Warning: Your systems could soon be obsolete

April 8, 2014 will mark the end of an era in computing history. That is the official date of the demise of the hugely popular Windows XP. Office 2003 will quietly slip into the night at the same time. Yet as of August 2012 25% of the worlds computers are still running on the operating system. Oh by the way, that stat refers to computers connected to the Internet - estimates of the real percentage are as high as 50%.

Part of the reason for this is the notorious sluggishness of large corporates and government departments. The less obvious reason is that it was a very good operating system, loved by millions of users and still meeting their needs on a daily basis.

What's the rush - it's still 18 months away?

Actually no. Windows XP is currently in an extended support phase. This means that only critical security fixes are still being made. Microsoft will not open any new support cases, paid or otherwise and have no obligation to ensure that their own new products work on the OS. For example Internet Explorer version 9 was released in March 2011. It is not, and never will be supported on Windows XP. IE 10 is already available for preview which means that XP users will soon be 2 releases out of date.

Hardware and software vendors have no incentive to suport the old OS. So when your trusty office printer (or scanner or network card) finally dies there is no guarantee that your shiny new one will continue to work. Many software vendors have stopped testing on XP. Testing on multiple platforms is expensive and they already have multiple versions of Vista, Windows 7 and Windows 8 to contend with. That's right I said Windows 8, it's here. Reputable software and hardware vendors have been testing on this for some time. If they are lucky their new products will work on XP, but they won't be doing anything special to make this happen.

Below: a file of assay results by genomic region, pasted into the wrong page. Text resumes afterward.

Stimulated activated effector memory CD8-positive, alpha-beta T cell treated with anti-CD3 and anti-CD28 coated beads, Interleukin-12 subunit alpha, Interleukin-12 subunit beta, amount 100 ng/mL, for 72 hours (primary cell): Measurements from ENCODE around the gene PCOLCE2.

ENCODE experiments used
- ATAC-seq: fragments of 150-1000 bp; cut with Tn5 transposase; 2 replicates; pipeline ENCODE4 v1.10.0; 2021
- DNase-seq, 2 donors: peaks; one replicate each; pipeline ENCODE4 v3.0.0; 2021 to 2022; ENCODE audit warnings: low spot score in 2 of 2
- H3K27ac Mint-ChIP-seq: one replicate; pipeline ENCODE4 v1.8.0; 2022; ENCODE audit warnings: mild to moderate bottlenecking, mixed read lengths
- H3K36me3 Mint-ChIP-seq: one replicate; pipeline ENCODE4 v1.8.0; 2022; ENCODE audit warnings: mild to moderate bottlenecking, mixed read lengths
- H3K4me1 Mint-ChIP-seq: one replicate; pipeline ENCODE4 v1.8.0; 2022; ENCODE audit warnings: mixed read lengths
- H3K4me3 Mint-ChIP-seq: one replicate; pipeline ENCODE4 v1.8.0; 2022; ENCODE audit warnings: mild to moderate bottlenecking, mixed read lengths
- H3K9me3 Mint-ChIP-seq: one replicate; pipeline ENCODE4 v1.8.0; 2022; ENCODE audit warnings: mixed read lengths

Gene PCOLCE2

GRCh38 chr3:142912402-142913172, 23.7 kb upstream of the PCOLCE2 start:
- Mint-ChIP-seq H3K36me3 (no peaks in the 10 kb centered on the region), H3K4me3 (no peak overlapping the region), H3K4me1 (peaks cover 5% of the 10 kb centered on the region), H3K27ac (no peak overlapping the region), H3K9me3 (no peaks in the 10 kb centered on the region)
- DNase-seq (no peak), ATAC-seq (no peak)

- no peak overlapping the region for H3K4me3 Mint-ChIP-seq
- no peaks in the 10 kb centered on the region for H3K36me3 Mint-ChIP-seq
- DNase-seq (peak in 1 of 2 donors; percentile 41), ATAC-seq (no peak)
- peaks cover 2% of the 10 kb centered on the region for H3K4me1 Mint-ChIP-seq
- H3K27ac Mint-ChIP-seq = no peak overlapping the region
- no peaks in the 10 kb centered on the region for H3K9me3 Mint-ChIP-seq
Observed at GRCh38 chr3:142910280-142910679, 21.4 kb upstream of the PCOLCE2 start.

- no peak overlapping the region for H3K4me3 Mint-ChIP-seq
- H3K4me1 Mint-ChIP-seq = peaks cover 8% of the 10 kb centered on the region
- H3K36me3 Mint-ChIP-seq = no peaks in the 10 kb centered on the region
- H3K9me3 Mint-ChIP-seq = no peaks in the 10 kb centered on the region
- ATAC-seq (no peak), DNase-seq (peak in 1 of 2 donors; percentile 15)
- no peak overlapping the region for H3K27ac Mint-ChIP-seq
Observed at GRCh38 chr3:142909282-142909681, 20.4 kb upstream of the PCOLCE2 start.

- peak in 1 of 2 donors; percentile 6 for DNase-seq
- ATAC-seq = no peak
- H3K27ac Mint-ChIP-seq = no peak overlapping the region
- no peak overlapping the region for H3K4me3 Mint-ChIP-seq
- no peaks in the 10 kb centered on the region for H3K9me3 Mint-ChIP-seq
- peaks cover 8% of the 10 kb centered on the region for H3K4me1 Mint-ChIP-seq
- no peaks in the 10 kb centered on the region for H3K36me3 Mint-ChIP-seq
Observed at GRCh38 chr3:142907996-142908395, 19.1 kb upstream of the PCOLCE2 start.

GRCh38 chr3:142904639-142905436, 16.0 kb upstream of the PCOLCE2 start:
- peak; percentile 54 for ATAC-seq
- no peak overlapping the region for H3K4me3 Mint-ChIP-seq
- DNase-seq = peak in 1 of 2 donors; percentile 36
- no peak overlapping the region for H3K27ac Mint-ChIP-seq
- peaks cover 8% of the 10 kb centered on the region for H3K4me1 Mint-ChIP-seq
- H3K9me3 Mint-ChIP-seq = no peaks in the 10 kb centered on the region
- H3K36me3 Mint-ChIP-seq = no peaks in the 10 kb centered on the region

That's ok - my system meets my needs as it is

Perhaps, perhaps not. The reality is that the software you run will soon be unsupported. While they may meet your needs today they won't do so forever. If laws or regulations change your software may no longer be fit for purpose and upgrading or migrating may be difficult.

Also consider that in I.T. terms the world we live in today is very different from that of a decade ago. In 2001 your computer was first and foremost a desktop tool. You installed software from disks and occasionally browsed the internet, which was frustratingly slow, and sent and received emails. You probably used a modem to connect to the internet. Your data was stored on your machine - or on your own network.

Today it is difficult to imagine what use a computer would be without a permanent connection to the internet. We run applications online, store our data in the cloud. In most offices if the internet is down we simply cannot continue working. On the plus side we are no longer restricted to being in the office - we can work form home, check email on our mobile devices, and of course we expect all our data to be synched wherever we are. Windows XP was launched in an age when smart phones and personal satellite navigation were regarded as gadgets for geeks. Today we take them for granted. It is a credit to the operating system that it has survived for so long and that so many businesses are still able to rely on it to serve their daily needs. But it is creaking at the seams and hardware and software vendors alike are counting down the days till its final retirement.

If yours is one of the thousands of businesses that relies on Windows XP on a daily basis you should at very least be planning your upgrade. Don't wait until you have no choice!